Why the debate shouldn’t matter

I’ve read three or four recent news stories claiming that some large percentage of voters are going to place a lot of weight on the debates.

My personal opinion is that this seems silly. Skill in debating doesn’t necessarily correlate to skill in governing. Furthermore, a president of the United States is really only as good as their team. Debating skill tells me nothing about the ability of someone to put together a good management team. (Besides, we’ve already seen both of the two major presidential candidates govern for several years; we already know how they’re going to perform.)

But the United States seems obsessed with high stakes performance evaluations like the presidential debate. For high school kids, we love our high stakes school tests, and our SAT scores. For sports teams, we love our playoff games. For Unitarian Universalist ministers, we love our “candidating week,” seven days in which to evaluate a candidate for a years-long tenure.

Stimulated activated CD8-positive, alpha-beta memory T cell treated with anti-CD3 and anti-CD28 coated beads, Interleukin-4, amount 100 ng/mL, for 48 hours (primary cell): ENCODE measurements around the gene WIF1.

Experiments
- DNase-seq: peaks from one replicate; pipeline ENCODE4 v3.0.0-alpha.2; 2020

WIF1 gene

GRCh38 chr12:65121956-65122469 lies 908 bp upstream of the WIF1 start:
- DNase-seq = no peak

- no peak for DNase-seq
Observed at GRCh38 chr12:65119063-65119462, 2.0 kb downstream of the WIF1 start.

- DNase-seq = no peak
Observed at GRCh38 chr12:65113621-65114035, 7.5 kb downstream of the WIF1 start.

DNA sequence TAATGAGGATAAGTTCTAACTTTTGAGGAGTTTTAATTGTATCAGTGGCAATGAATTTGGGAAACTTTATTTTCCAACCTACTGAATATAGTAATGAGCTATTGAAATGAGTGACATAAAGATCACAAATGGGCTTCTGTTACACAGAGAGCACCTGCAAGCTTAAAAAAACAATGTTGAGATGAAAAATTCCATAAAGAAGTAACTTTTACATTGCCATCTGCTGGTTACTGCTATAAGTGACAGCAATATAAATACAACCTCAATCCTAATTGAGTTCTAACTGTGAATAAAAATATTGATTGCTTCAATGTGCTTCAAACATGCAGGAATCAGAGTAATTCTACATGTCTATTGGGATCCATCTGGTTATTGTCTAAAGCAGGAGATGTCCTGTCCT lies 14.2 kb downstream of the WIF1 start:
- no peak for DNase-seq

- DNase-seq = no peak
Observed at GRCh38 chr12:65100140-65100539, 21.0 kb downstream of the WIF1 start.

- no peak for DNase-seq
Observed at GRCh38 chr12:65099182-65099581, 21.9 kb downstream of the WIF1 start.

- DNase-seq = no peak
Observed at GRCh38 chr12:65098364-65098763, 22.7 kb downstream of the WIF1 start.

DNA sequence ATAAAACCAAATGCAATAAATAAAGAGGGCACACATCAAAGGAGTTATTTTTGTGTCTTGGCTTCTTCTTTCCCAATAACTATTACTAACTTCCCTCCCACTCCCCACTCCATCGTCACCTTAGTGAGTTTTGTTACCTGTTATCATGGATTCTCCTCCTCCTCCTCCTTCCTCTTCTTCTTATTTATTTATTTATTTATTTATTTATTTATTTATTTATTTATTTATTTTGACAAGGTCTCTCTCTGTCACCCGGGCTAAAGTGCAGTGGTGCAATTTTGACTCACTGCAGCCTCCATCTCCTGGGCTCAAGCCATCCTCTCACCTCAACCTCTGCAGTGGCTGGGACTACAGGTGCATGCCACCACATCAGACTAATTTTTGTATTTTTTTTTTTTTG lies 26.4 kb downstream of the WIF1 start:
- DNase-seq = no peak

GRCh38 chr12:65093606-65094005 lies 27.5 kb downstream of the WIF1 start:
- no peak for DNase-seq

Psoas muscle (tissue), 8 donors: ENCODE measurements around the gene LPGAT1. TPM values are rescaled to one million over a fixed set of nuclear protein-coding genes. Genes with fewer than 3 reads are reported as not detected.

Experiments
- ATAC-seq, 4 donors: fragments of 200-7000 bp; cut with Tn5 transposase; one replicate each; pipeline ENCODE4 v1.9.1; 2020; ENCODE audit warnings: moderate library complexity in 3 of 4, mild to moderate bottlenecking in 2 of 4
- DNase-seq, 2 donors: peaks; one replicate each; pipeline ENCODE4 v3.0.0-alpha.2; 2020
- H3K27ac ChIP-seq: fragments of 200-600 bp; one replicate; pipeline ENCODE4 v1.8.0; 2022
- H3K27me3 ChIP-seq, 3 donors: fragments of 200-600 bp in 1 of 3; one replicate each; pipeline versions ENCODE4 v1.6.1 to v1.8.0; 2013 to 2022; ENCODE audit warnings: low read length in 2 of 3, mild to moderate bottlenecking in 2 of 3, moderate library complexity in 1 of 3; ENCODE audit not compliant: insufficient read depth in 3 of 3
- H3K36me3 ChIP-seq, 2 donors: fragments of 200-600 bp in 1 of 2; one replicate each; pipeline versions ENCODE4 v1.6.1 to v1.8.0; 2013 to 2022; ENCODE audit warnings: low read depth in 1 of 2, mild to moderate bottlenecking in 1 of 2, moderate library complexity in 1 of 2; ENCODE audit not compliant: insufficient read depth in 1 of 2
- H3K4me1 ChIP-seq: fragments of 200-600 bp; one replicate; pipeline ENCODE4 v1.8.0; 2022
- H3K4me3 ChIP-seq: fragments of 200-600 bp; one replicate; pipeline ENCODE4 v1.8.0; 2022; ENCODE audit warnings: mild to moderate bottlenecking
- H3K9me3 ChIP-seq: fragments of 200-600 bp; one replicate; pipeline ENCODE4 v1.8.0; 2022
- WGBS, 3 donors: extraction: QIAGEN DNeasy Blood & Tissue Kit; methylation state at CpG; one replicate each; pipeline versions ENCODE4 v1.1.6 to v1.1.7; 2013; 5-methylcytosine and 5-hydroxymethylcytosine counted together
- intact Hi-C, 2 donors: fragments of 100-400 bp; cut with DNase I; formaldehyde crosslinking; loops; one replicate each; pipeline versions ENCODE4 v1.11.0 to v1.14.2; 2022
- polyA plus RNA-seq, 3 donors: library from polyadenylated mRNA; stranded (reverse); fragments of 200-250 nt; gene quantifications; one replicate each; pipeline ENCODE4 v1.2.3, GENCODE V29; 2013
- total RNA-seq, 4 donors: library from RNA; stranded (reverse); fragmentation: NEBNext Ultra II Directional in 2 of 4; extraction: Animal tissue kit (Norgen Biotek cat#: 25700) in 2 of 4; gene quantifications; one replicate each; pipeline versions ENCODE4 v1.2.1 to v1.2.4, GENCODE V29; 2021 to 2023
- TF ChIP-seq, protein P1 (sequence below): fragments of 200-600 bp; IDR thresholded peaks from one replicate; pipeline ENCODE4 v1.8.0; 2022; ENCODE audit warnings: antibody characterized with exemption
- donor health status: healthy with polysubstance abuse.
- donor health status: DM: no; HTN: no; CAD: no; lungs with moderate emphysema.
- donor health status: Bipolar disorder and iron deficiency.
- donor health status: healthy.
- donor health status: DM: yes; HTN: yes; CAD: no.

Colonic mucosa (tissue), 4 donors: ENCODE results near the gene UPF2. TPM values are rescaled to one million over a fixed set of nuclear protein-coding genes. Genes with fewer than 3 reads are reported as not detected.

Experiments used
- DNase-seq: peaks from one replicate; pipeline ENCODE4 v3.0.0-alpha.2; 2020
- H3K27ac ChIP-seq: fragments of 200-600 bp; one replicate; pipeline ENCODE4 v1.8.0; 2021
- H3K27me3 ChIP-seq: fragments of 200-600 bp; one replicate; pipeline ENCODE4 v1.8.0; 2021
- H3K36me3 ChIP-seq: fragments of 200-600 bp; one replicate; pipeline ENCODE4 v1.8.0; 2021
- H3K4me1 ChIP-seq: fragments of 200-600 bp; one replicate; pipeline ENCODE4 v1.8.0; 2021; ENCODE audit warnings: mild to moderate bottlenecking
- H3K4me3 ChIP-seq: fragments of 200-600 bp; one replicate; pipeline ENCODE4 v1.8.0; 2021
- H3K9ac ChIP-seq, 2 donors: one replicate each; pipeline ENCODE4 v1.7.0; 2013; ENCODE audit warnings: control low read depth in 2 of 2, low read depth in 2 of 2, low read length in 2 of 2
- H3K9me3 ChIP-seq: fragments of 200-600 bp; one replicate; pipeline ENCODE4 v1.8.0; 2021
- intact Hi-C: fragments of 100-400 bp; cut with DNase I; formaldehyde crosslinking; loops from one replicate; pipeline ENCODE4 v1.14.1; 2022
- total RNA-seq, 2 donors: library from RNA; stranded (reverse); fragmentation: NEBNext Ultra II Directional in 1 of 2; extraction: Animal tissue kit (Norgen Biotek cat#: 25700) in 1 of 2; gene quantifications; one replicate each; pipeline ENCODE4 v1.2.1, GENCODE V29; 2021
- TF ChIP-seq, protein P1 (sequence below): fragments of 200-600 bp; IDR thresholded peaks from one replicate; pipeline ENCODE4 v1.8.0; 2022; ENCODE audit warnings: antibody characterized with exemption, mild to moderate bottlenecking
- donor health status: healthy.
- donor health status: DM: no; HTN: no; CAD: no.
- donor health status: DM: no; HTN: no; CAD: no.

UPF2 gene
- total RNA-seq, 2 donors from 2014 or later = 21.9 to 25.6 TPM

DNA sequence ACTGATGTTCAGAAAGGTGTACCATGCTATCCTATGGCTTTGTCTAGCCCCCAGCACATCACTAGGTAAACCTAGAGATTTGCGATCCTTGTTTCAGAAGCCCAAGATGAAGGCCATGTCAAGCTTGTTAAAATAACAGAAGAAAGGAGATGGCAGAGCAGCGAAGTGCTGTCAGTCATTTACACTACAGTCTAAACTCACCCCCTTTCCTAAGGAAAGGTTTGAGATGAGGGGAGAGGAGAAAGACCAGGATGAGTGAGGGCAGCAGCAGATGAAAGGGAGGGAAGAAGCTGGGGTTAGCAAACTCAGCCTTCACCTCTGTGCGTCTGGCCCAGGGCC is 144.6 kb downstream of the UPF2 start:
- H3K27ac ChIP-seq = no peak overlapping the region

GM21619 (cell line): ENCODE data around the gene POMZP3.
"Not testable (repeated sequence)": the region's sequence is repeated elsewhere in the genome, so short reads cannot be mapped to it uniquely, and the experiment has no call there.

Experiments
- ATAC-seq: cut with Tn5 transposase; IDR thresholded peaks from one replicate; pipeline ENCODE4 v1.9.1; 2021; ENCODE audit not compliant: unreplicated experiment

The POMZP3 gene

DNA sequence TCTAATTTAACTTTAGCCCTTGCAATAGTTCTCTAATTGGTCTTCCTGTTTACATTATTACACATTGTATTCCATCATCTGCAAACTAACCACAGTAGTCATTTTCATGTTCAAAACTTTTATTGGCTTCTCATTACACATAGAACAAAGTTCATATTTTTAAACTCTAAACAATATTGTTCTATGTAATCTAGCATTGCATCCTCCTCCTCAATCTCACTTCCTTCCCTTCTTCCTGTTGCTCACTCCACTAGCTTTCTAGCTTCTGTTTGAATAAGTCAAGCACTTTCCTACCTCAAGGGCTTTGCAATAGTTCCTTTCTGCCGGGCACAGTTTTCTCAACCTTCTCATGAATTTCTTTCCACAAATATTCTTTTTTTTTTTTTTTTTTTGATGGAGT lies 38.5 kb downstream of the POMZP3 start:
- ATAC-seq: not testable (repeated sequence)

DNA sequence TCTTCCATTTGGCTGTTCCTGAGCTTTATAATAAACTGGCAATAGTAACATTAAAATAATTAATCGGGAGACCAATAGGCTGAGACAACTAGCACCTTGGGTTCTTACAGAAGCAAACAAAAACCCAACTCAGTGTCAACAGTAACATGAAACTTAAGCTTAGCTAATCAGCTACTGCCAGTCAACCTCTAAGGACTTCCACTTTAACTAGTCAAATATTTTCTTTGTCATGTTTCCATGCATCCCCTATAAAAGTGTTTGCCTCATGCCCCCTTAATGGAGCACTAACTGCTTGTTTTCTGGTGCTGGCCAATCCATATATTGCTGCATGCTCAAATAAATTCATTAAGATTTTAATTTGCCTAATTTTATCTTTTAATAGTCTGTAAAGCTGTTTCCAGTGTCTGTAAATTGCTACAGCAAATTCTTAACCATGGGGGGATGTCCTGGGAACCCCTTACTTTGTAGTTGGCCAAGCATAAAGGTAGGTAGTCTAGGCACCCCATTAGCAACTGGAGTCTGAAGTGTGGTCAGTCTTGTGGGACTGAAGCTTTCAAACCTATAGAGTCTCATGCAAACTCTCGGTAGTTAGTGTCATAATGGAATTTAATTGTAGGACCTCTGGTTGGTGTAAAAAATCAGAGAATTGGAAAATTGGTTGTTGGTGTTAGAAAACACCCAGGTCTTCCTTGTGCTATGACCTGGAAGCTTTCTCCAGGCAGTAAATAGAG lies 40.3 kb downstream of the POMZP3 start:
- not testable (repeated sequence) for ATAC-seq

We United Statesians also love our hyper-individualistic take on leadership. We love to imagine that the Great Man theory of leadership is correct. We like to believe that one person in a leadership role has a huge impact on an organization, which is why we pay Chief Executive Officers of for-profit corporations millions and billions of dollars. Even though the Great Man theory of leadership is obviously wrong, we fervently cling to our belief in it; we are leadership theory fundamentalists.

And people wonder why United States democracy is in such trouble….

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